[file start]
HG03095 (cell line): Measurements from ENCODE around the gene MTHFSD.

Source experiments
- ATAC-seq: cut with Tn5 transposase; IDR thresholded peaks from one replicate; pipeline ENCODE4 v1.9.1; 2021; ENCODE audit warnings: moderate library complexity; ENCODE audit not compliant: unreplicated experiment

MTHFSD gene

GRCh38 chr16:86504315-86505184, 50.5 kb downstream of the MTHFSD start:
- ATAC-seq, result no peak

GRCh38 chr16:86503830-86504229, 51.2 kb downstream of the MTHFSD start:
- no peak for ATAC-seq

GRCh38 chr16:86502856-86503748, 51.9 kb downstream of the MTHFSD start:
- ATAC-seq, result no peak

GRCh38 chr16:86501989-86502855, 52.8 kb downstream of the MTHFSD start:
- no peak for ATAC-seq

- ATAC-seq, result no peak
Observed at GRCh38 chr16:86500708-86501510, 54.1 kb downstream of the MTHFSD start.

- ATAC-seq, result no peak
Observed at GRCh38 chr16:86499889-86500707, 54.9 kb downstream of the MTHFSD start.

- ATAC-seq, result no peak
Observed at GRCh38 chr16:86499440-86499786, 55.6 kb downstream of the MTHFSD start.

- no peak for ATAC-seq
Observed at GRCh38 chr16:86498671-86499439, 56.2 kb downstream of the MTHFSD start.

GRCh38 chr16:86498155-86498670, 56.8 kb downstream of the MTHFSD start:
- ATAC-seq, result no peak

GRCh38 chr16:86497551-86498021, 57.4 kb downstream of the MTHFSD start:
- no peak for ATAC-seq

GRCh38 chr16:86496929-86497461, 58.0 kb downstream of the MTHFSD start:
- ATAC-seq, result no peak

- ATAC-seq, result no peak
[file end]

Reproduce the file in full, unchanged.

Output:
HG03095 (cell line): Measurements from ENCODE around the gene MTHFSD.

Source experiments
- ATAC-seq: cut with Tn5 transposase; IDR thresholded peaks from one replicate; pipeline ENCODE4 v1.9.1; 2021; ENCODE audit warnings: moderate library complexity; ENCODE audit not compliant: unreplicated experiment

MTHFSD gene

GRCh38 chr16:86504315-86505184, 50.5 kb downstream of the MTHFSD start:
- ATAC-seq, result no peak

GRCh38 chr16:86503830-86504229, 51.2 kb downstream of the MTHFSD start:
- no peak for ATAC-seq

GRCh38 chr16:86502856-86503748, 51.9 kb downstream of the MTHFSD start:
- ATAC-seq, result no peak

GRCh38 chr16:86501989-86502855, 52.8 kb downstream of the MTHFSD start:
- no peak for ATAC-seq

- ATAC-seq, result no peak
Observed at GRCh38 chr16:86500708-86501510, 54.1 kb downstream of the MTHFSD start.

- ATAC-seq, result no peak
Observed at GRCh38 chr16:86499889-86500707, 54.9 kb downstream of the MTHFSD start.

- ATAC-seq, result no peak
Observed at GRCh38 chr16:86499440-86499786, 55.6 kb downstream of the MTHFSD start.

- no peak for ATAC-seq
Observed at GRCh38 chr16:86498671-86499439, 56.2 kb downstream of the MTHFSD start.

GRCh38 chr16:86498155-86498670, 56.8 kb downstream of the MTHFSD start:
- ATAC-seq, result no peak

GRCh38 chr16:86497551-86498021, 57.4 kb downstream of the MTHFSD start:
- no peak for ATAC-seq

GRCh38 chr16:86496929-86497461, 58.0 kb downstream of the MTHFSD start:
- ATAC-seq, result no peak

- ATAC-seq, result no peak